AMERICAN teenager Chloe Kim has confirmed her arrival as snowboarding’s new megastar, leaving the world in awe with an utterly dominant display to claim Winter Olympic gold.
The 17-year-old from Torrance, California became the youngest woman to win an Olympic snowboarding medal, soaring to a victory four years in the making in the PyeongChang women’s halfpipe final on Tuesday.
Kim put up a score of 93.75 on the first of her three finals runs and then bettered it with a near-perfect 98.75 on a final run that continued back-to-back 1080s, among the most difficult manoeuvres in snowboarding.
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“I’m a little overwhelmed,” Kim said. “I don’t really know what’s happening and I’m actually feeling a little anxious right now.
“There was a lot of pressure,” added Kim, who was so good at 13 she might have won gold in Sochi — but she was too young to compete.
“You wait for four years and it’s pretty nerve-wracking. There definitely was a lot of hype but I’m proud of how I was able to handle the pressure today.”
The brilliant teenager had been touted as a star of the Games because of her prodigious talent, ever-ready smile and Korean heritage.
Tuesday’s performance left nobody in doubt of her genuine star power, with many predicting fame, riches and anointing her as female snowboarding’s answer to legendary US men’s star Shaun White.
Liu Jiayu took silver with an 89.75 to become the first Chinese snowboarder to medal at the Olympics.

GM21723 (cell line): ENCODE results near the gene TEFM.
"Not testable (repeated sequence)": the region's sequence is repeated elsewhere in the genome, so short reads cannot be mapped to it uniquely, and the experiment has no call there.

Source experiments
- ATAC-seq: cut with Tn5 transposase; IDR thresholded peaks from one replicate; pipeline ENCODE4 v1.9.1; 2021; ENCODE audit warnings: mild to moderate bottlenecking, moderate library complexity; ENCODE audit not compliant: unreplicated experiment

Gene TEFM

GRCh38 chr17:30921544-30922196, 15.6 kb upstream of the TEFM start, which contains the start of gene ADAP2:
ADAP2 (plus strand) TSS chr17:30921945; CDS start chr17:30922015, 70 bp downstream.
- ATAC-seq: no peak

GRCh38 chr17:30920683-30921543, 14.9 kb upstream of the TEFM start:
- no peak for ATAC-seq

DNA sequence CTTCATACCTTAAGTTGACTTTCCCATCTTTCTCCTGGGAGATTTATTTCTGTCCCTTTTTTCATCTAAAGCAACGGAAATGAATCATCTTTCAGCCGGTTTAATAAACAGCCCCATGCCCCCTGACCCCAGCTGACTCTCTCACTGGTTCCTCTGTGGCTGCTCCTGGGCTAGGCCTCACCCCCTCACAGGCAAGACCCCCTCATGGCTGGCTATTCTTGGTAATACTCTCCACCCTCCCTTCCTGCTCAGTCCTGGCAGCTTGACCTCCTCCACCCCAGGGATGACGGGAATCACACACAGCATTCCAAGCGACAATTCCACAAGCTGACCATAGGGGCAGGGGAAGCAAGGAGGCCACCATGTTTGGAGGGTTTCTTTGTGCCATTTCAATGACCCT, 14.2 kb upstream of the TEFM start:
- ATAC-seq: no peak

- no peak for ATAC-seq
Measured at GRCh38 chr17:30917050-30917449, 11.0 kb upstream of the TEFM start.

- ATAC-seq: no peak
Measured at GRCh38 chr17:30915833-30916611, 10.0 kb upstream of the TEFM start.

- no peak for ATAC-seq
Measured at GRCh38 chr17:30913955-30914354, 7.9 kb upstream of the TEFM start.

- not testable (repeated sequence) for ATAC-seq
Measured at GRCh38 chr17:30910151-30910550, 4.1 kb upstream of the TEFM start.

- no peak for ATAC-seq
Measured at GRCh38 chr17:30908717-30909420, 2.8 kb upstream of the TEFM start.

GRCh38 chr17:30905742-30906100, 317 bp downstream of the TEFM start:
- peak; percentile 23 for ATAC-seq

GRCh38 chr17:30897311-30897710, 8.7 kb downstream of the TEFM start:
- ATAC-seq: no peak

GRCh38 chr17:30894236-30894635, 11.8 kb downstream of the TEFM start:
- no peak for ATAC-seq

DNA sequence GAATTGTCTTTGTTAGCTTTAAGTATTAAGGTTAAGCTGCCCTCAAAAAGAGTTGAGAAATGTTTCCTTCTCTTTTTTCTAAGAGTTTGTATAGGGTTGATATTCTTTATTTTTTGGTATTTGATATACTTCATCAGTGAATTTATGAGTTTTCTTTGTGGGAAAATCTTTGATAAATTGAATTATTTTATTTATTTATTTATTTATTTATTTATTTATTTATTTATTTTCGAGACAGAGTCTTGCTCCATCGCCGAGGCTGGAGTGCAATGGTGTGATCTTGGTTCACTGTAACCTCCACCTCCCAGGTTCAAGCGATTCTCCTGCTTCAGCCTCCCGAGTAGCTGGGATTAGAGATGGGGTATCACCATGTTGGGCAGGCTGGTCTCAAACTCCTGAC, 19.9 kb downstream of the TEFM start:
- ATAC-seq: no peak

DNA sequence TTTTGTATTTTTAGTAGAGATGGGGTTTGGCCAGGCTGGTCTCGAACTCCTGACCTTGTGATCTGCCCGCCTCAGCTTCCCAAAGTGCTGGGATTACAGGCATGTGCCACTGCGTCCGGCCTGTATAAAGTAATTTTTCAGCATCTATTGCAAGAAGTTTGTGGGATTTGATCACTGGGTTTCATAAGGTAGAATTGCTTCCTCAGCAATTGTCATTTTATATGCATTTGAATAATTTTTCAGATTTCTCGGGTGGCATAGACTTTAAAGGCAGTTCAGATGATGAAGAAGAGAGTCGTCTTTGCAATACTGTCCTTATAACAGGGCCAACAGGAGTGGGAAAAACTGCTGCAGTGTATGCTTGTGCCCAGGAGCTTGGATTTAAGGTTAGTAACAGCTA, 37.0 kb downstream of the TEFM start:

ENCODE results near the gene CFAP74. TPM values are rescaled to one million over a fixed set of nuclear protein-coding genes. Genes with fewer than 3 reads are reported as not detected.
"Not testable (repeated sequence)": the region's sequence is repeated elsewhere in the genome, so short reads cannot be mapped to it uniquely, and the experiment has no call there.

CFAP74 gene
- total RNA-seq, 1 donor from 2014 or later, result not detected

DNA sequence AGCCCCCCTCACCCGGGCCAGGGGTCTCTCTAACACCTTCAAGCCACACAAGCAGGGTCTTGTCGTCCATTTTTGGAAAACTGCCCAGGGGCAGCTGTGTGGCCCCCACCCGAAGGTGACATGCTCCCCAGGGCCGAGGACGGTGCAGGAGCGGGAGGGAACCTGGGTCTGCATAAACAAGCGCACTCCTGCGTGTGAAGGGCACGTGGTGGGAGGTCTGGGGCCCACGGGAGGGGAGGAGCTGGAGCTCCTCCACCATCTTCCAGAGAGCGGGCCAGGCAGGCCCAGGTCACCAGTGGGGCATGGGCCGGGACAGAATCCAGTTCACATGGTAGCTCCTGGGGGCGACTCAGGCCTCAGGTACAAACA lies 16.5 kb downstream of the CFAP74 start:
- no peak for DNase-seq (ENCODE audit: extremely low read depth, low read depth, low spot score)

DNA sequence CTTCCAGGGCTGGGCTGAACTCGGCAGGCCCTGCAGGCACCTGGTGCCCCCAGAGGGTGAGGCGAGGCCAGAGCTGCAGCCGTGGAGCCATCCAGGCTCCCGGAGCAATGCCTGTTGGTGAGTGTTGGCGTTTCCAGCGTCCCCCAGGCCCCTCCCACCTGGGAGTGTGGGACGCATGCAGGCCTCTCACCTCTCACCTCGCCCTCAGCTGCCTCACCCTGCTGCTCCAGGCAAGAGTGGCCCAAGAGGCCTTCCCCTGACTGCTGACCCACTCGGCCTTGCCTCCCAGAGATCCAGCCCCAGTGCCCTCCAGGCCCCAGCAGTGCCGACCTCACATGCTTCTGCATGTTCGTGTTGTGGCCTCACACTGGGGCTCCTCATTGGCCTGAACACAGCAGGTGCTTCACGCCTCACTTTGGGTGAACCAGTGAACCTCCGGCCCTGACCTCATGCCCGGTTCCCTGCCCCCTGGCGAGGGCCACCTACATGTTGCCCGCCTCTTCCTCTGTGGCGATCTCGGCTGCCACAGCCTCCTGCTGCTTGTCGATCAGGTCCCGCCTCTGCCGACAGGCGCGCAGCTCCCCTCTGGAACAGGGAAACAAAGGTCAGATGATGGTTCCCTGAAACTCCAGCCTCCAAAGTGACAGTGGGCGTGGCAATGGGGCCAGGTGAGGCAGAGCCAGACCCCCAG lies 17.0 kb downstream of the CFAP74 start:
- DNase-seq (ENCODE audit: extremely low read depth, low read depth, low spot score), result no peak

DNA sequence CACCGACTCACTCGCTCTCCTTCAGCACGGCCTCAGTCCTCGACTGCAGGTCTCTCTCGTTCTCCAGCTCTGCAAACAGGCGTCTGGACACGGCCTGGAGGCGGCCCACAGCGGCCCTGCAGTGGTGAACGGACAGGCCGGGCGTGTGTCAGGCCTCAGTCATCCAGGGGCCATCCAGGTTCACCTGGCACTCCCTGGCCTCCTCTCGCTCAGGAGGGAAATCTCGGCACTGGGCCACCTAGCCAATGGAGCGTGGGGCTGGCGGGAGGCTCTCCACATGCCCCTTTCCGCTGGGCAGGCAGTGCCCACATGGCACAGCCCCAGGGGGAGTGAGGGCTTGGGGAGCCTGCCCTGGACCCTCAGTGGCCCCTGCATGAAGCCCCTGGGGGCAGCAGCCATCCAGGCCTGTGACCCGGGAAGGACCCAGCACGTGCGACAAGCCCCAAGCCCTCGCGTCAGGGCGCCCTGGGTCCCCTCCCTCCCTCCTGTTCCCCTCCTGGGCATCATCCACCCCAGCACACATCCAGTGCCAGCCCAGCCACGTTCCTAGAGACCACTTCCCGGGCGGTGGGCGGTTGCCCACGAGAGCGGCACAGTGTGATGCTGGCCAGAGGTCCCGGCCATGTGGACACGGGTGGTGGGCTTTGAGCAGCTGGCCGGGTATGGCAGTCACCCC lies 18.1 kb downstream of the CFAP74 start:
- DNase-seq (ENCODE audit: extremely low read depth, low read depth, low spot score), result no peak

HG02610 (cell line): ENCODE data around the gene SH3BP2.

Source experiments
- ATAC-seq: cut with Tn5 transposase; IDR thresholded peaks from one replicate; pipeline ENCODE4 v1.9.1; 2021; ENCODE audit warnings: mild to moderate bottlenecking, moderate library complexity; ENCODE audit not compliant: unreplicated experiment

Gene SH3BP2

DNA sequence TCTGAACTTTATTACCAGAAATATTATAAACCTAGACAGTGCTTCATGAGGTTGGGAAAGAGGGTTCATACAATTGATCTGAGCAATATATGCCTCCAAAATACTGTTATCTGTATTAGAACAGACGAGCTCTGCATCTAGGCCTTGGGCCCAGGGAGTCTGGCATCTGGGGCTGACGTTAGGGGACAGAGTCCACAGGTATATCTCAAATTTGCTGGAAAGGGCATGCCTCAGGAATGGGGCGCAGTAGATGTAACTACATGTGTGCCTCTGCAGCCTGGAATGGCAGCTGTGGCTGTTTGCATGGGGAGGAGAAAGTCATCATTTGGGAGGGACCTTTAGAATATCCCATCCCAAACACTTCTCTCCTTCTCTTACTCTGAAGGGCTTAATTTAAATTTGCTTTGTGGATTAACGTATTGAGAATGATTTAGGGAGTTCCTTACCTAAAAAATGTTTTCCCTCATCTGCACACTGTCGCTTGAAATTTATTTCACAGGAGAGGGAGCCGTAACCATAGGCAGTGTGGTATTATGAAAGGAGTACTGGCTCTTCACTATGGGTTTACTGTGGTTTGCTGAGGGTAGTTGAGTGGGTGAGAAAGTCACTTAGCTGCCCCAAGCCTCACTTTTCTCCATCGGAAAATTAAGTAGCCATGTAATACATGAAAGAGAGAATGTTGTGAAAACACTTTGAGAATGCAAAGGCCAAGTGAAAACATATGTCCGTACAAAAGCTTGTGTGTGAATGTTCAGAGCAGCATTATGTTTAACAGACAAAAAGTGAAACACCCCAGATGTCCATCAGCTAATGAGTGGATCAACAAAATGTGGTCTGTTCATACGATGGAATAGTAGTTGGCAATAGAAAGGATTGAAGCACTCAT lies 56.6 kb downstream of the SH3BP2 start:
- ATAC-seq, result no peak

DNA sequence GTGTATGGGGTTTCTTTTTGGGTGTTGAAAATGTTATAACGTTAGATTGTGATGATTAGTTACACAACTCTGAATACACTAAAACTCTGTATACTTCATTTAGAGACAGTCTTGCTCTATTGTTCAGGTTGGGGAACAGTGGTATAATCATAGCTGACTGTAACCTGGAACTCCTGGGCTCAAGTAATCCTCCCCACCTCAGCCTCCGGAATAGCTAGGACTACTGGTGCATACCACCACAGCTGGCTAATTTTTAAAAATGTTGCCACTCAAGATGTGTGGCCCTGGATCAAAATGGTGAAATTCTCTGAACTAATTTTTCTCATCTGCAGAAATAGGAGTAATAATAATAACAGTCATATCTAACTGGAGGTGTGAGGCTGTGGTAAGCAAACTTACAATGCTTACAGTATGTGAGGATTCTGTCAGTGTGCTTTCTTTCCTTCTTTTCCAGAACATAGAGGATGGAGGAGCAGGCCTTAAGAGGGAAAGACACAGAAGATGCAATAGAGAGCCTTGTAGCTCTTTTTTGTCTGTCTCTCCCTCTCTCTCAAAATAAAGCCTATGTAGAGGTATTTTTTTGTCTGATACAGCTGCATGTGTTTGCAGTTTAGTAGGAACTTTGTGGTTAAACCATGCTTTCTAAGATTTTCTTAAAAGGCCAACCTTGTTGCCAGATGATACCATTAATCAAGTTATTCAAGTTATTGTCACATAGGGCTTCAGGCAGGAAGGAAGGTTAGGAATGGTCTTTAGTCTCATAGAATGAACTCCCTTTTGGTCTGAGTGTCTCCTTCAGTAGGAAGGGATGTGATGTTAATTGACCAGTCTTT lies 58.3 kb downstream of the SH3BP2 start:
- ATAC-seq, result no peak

American Arielle Gold, who pondered retirement last summer, edged teammate and three-time Olympic medallist Kelly Clark for bronze.
Australian Emily Arthur finished 11th, suffering a nasty fall on her final run that left her mouth bloodied.
If Kim’s performance wasn’t impressive enough, she revealed on social media it came on virtually an empty stomach — showing her age by even taking to Twitter between her brilliant runs.
Kim’s parents were born in South Korea and moved to the United States, putting their daughter in an interesting position heading into her first Olympics.
While she understands the urge to build a narrative around her that turns her into a connective tissue of sorts between the host country and the one she calls home, it’s one she has politely sidestepped.
She views herself as just a kid from Southern California who likes music, the mall, ice cream and, oh, by the way, putting down the kind of gravity-escaping, physics challenging runs that have made her a dominant force in her sport.
Kim would have made the Olympic team with ease four years ago, only to have the calendar get in the way. She was 13 at the time, too young to make the trip to Russia. She entered the quadrennium between the games with the kind of expectations reserved for the Whites of the snowboarding world. She has exceeded every one.
Standing atop the hill at calm and brilliant Phoenix Snow Park — a stark contrast to the windy mess that turned the women’s slopestyle final into an ugly, borderline unsafe and crash-filled mess 24 hours earlier — Kim looked down at the crowd that included her parents, three sisters, three aunts, two cousins and her grandmother Moon Jung and proceeded to waste little time while turning the final into a global coming-out party.
She drilled her opening set, throwing in a 1080 – basically, three twists high above the pipe – before following it with a pair of flips (or “corks”).
Kim celebrated at the end, pumping her fists as “USA!” “USA!” chants rained down. When her score flashed, she clasped her hands atop her head and drank in the moment.